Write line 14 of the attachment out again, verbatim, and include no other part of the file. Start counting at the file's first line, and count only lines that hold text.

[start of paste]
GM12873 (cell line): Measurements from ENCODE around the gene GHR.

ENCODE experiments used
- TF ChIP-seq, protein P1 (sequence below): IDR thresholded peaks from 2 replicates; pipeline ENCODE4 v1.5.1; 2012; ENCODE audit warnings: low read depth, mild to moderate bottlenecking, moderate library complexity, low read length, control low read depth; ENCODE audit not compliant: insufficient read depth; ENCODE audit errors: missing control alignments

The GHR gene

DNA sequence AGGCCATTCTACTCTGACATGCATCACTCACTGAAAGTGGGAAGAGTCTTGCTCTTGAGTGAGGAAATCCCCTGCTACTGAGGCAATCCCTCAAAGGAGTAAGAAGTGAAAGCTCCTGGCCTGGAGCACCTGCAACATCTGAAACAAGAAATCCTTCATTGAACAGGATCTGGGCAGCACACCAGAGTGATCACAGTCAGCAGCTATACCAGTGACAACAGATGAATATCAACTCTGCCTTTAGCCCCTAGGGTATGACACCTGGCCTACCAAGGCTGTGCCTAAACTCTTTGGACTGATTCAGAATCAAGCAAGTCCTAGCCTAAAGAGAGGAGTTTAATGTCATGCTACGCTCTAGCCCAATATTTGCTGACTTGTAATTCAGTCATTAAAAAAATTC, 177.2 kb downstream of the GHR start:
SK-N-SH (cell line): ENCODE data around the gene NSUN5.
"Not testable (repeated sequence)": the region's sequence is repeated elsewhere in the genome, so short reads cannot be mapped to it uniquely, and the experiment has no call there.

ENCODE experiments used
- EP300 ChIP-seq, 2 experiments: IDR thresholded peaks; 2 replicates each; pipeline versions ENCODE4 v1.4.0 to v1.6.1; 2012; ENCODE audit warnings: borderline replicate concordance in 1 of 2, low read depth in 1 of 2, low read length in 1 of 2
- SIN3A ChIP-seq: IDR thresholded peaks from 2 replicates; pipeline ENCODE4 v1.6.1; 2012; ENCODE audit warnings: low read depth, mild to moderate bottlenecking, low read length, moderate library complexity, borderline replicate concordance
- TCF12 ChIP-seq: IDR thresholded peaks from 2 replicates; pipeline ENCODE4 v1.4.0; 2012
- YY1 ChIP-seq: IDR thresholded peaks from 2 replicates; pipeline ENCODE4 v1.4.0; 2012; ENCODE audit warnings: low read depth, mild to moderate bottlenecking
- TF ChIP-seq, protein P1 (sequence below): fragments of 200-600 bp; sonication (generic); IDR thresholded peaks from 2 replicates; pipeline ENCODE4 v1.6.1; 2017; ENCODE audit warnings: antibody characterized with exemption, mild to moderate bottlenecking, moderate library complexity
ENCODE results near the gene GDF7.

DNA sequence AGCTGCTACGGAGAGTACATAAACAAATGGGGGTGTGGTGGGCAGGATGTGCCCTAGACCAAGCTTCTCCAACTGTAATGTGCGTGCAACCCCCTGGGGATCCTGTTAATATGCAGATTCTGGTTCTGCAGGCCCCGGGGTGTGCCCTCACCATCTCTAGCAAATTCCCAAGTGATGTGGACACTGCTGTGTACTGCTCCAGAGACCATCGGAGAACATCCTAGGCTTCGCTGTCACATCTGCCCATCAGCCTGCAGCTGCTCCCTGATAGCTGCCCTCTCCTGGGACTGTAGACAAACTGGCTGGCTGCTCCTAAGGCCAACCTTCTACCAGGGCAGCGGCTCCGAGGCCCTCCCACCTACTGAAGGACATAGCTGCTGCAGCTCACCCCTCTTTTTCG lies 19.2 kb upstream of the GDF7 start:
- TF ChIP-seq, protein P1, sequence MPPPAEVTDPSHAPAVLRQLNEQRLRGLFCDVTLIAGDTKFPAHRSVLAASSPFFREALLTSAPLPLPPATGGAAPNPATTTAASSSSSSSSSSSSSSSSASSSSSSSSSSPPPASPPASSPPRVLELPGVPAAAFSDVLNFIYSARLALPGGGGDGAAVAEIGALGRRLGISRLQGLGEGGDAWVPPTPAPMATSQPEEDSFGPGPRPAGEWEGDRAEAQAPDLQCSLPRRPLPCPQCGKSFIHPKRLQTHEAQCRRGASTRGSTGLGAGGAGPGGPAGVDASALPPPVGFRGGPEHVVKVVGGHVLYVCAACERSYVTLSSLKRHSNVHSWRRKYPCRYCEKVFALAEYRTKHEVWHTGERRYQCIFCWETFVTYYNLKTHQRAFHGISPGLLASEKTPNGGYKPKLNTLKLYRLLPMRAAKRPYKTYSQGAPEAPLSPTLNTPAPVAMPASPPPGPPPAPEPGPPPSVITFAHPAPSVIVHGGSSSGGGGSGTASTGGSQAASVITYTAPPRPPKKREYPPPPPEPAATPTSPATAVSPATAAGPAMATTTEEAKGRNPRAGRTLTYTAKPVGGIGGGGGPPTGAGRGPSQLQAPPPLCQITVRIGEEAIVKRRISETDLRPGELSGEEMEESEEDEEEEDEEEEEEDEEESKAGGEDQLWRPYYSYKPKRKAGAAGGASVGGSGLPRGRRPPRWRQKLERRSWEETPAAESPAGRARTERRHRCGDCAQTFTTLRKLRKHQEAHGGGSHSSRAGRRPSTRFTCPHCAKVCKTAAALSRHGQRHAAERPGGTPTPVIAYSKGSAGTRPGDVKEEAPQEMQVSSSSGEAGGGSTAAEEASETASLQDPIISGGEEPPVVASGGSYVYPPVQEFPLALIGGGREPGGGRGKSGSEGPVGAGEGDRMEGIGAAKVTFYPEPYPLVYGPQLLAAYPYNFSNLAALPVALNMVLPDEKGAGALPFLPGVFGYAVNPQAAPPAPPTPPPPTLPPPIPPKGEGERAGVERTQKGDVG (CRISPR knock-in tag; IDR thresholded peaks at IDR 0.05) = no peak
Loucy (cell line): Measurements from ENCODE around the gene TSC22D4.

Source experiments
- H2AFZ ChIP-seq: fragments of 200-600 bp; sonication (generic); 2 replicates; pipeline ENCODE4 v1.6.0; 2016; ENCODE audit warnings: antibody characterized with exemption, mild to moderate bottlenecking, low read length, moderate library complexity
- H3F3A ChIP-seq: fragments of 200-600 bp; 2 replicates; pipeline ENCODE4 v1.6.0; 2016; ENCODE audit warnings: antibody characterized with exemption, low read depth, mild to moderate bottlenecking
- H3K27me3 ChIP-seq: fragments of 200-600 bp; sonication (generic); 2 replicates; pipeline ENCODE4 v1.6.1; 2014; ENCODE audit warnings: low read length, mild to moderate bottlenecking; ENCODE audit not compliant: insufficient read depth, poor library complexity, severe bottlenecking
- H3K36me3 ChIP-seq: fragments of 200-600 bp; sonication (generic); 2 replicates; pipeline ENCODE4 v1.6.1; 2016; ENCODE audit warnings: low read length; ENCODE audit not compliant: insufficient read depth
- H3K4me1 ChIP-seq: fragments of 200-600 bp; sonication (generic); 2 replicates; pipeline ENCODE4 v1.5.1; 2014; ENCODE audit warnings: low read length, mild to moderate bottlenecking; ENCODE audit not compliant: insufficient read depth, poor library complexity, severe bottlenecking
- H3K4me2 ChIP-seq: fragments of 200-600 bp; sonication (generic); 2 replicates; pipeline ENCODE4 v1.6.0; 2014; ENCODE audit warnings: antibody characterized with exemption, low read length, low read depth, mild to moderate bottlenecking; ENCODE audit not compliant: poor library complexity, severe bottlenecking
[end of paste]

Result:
ENCODE results near the gene GDF7.